Japanese Society and Culture


Abigail Deveney


Yasujirō Ozu, Film, Cinema, Japan, Japanese, Tokyo Monogatari, Tokyo Story, Their First Trip to Tokyo, Shomingeki Genre, Postwar, London Film Festival, BFI, Sutherland Prize, Shochiku, Shiro Kido, Kashiko Kawakita, Nagamasa Kawakita, Donald Richie, Tadao Sato, Dilys Powell, Leslie Hardcastle, Earl Miner, John Gillett, Derek Prouse, Soft Power

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Tokyo Story (1953) came to fame in 1958, when Yasujiro Ozu’s postwar film about a fragmenting family won the Sutherland prize at the London Film Festival – or so cinematic scholarship suggests. There is, however, a much more complex tale to be told. In fact, director Ozu’s shomingeki-genre film was being discussed and promoted internationally long before what is considered that watershed moment.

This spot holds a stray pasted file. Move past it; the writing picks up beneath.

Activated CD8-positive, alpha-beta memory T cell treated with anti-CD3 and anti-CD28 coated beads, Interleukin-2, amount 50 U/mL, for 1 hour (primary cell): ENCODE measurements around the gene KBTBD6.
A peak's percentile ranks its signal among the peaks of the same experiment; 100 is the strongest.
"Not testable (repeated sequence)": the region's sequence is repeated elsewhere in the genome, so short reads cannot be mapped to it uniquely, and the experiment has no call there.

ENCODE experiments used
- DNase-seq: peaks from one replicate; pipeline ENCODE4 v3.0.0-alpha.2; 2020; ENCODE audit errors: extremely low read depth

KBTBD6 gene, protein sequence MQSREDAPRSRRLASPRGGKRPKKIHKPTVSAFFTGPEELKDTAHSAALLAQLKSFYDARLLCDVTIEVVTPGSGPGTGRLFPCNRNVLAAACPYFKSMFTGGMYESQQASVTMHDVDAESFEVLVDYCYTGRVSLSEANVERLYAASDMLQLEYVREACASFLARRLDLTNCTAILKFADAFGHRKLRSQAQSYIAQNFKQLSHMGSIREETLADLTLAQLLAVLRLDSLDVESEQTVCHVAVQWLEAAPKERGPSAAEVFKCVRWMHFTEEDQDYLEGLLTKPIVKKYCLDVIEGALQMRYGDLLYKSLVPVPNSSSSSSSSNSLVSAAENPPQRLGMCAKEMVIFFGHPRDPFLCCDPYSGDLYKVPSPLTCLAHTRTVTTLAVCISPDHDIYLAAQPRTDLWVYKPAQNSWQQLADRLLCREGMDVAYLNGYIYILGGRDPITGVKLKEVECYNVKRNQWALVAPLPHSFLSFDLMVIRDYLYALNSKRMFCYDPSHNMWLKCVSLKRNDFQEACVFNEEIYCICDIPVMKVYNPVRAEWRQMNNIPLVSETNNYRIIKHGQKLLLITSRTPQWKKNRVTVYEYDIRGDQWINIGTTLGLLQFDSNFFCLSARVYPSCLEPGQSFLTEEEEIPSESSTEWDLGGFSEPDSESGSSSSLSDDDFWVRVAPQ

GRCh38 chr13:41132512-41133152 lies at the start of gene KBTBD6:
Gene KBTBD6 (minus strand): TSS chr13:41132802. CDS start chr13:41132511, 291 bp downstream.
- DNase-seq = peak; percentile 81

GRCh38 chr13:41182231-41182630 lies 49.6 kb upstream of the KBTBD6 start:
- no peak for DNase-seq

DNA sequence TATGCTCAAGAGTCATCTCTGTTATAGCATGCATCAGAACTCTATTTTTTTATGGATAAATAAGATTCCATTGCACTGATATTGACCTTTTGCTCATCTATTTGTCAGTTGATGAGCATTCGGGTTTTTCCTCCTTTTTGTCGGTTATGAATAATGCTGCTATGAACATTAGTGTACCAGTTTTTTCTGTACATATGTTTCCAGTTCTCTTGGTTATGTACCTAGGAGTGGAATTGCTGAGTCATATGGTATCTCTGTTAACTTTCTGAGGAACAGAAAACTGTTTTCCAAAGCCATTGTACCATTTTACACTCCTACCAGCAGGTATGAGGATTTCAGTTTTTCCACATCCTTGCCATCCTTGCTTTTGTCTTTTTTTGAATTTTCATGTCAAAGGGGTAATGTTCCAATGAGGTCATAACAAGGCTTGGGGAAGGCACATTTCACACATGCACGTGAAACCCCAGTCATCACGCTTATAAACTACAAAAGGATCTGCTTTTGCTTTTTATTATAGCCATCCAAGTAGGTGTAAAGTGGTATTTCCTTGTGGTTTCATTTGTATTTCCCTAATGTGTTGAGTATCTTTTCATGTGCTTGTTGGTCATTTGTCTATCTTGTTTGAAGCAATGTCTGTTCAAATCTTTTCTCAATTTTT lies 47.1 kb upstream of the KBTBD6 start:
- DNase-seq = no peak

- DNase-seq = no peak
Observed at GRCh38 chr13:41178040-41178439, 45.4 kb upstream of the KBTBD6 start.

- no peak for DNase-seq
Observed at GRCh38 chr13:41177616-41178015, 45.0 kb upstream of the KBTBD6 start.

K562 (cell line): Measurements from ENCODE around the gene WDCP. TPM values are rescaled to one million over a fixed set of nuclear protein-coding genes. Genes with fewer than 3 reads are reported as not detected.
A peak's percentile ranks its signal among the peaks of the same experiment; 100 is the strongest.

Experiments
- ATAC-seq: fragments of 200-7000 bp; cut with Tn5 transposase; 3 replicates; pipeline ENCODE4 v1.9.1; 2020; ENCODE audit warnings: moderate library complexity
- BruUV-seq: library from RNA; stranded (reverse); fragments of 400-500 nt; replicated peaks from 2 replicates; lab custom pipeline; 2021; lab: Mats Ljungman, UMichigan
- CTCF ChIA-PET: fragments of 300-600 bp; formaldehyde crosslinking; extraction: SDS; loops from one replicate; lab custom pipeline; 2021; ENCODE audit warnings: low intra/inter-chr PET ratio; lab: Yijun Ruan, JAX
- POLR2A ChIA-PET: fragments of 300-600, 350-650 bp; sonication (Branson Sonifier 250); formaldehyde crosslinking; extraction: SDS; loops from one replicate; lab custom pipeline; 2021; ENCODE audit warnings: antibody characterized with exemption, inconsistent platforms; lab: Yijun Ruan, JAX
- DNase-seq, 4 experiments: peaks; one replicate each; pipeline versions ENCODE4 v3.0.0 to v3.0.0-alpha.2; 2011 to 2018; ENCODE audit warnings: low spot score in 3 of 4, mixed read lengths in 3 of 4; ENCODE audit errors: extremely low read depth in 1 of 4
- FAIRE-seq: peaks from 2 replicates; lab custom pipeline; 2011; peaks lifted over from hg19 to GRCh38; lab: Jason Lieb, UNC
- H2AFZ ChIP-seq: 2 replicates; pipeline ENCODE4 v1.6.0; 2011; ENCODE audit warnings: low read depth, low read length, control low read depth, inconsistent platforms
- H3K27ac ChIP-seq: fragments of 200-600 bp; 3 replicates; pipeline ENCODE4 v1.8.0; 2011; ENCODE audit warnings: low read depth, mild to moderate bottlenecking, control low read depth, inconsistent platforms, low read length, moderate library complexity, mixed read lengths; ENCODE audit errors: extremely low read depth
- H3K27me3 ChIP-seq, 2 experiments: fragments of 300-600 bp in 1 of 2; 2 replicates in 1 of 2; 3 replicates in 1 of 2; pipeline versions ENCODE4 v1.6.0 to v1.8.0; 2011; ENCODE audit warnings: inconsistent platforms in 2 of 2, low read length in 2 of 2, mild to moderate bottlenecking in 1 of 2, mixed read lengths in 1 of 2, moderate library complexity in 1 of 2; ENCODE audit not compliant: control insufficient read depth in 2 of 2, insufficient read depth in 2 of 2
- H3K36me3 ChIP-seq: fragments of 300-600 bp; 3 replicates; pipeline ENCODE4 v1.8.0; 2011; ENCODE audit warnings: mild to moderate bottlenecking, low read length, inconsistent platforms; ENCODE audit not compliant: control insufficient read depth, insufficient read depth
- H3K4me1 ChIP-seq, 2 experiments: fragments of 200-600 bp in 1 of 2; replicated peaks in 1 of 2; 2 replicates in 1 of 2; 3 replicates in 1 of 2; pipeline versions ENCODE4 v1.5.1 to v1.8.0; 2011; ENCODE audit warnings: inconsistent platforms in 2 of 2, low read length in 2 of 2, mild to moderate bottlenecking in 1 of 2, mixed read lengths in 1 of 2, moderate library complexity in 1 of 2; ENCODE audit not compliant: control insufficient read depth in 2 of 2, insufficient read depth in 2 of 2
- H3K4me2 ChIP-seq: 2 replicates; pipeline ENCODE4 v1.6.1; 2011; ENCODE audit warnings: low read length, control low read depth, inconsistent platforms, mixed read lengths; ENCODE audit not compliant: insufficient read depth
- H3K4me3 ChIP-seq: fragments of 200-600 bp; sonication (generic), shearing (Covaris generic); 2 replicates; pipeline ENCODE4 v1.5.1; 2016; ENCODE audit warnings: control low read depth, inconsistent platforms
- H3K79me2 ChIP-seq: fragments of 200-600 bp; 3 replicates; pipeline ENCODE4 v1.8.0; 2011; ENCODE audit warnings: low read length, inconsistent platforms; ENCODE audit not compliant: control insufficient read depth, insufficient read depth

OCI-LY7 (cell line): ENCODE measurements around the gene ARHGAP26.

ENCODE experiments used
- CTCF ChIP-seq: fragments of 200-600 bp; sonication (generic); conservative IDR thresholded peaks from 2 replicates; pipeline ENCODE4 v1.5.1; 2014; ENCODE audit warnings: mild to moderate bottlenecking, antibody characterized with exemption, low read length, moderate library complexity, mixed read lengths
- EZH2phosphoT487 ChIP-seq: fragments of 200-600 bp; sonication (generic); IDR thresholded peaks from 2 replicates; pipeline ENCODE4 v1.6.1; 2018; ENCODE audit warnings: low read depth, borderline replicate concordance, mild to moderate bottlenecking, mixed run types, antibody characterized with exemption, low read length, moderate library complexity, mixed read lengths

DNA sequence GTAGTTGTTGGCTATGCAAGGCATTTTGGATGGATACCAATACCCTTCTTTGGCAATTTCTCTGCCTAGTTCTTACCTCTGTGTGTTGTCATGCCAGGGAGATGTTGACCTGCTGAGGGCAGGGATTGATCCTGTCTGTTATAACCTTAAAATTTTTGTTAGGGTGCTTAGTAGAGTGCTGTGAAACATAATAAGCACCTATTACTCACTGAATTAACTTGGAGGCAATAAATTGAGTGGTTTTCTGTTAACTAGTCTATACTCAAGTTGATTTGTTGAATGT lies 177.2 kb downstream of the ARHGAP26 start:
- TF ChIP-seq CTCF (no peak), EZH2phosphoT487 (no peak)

This dissertation explores why the western world took note. It argues that Tokyo Story’s nuanced and humanist narrative was a unique form of soft power, attracting and persuading decades before that concept was formally articulated. Tokyo Story’s uptake reflected the power of a film, initially defined within national parameters, then redeployed transnationally, to modify impressions of Japan after the second world war.

Drawing on archives, interviews, and scholarly writings, the author maps out original theories about why Tokyo Story won the Sutherland prize. Creating a space in which Ozu’s mastery intersects with the priorities of government, industry and individuals, the author investigates the policies, plans and people behind the film’s success. Tokyo Story’s enduring narrative proved better than any emissary or delegation in evolving views of a once-warring nation. It remains cinematic artistry at its influential finest.

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This work is licensed under a Creative Commons Attribution-Noncommercial-No Derivative Works 4.0 License.